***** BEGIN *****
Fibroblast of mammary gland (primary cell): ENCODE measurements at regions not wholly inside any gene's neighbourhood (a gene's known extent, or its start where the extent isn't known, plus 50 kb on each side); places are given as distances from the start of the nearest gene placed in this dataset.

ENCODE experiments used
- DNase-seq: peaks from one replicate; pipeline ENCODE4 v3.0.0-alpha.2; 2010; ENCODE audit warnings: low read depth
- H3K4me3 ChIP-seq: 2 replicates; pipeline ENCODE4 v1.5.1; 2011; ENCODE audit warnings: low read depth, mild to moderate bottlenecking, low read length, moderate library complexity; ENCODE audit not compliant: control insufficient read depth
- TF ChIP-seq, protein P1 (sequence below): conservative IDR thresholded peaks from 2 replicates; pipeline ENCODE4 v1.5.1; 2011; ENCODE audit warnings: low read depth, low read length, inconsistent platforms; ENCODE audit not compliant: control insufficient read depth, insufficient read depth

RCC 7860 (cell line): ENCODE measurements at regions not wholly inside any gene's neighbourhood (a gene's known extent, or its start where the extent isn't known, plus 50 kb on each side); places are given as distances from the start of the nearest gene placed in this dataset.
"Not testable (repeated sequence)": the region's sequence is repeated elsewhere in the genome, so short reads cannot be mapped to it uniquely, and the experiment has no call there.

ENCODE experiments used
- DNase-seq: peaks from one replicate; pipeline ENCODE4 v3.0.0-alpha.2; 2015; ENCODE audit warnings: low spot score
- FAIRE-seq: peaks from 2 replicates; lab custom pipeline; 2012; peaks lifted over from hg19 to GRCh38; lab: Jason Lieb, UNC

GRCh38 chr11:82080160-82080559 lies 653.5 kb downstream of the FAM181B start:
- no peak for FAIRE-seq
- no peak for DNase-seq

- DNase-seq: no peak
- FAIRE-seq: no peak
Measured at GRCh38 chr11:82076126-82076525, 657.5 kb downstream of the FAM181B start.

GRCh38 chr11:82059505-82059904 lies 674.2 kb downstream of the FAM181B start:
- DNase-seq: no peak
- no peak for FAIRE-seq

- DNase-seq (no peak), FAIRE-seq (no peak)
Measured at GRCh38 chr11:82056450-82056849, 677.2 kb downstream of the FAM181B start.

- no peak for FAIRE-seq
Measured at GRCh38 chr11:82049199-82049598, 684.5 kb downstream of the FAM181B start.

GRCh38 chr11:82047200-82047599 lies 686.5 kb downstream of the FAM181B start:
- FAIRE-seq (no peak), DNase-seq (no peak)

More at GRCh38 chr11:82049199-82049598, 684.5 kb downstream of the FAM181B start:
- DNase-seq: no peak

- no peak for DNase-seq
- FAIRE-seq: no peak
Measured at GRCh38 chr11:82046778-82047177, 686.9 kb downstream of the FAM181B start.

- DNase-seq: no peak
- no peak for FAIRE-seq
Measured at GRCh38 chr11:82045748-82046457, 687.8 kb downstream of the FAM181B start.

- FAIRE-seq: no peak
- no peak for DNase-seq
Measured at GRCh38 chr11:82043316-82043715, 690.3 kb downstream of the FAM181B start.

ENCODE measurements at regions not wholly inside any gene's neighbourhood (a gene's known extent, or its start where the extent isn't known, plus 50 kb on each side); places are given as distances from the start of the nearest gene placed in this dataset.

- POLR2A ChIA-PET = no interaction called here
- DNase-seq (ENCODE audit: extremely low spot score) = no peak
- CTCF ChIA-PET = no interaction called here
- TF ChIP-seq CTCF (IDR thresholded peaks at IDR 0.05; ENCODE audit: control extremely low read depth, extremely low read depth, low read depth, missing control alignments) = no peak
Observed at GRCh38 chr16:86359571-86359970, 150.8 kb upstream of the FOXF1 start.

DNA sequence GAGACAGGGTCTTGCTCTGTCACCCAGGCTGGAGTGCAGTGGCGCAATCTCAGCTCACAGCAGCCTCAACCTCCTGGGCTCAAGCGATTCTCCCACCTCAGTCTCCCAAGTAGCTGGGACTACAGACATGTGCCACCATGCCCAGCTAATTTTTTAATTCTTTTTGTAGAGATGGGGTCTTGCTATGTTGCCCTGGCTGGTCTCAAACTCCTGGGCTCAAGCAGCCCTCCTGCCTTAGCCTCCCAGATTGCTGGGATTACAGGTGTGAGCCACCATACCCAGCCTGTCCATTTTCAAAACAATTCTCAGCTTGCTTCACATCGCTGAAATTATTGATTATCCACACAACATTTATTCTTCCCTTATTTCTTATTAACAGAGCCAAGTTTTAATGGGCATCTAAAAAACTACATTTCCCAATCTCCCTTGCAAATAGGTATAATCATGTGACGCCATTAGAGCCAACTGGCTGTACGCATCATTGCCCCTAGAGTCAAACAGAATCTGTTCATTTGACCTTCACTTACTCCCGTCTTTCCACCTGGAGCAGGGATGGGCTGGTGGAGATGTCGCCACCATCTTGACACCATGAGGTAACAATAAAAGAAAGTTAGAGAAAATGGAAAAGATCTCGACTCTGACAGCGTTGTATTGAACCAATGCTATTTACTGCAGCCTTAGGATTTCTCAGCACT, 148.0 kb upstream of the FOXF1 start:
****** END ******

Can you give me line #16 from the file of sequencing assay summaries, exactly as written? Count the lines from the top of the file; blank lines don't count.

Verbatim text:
Measured at GRCh38 chr11:82076126-82076525, 657.5 kb downstream of the FAM181B start.